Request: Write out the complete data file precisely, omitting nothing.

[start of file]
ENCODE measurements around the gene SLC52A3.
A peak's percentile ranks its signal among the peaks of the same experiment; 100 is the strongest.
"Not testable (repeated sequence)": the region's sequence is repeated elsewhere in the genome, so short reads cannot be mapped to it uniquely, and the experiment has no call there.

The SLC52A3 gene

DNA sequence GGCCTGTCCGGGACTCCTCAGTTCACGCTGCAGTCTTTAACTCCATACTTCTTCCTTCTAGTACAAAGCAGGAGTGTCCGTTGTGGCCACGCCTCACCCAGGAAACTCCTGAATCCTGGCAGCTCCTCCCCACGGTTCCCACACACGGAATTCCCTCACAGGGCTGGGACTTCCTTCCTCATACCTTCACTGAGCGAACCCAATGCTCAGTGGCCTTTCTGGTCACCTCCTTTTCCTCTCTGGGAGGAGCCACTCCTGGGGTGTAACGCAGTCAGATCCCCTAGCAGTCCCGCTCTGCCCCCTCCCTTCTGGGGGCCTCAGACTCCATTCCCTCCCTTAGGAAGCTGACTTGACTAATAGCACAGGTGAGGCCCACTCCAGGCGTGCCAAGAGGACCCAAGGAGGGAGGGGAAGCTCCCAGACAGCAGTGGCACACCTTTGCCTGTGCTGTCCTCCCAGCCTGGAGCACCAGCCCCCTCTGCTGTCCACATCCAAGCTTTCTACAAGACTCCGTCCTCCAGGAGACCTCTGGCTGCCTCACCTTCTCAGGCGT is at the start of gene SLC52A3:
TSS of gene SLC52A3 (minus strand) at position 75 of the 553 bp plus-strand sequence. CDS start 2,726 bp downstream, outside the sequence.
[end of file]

ENCODE measurements around the gene SLC52A3.
A peak's percentile ranks its signal among the peaks of the same experiment; 100 is the strongest.
"Not testable (repeated sequence)": the region's sequence is repeated elsewhere in the genome, so short reads cannot be mapped to it uniquely, and the experiment has no call there.

The SLC52A3 gene

DNA sequence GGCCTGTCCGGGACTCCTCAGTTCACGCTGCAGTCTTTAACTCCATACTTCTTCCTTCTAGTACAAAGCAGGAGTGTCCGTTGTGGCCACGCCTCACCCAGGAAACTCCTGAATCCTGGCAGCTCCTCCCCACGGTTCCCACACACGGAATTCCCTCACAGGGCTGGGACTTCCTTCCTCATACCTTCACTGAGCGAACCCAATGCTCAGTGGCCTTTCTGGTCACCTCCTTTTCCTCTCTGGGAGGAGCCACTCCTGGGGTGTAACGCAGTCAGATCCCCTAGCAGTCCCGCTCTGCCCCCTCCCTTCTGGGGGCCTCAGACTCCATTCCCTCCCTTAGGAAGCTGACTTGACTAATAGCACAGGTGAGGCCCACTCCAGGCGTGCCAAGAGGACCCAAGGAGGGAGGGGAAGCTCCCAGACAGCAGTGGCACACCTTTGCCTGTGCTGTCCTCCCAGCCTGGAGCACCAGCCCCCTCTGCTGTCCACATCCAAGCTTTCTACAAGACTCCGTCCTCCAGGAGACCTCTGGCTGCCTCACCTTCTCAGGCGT is at the start of gene SLC52A3:
TSS of gene SLC52A3 (minus strand) at position 75 of the 553 bp plus-strand sequence. CDS start 2,726 bp downstream, outside the sequence.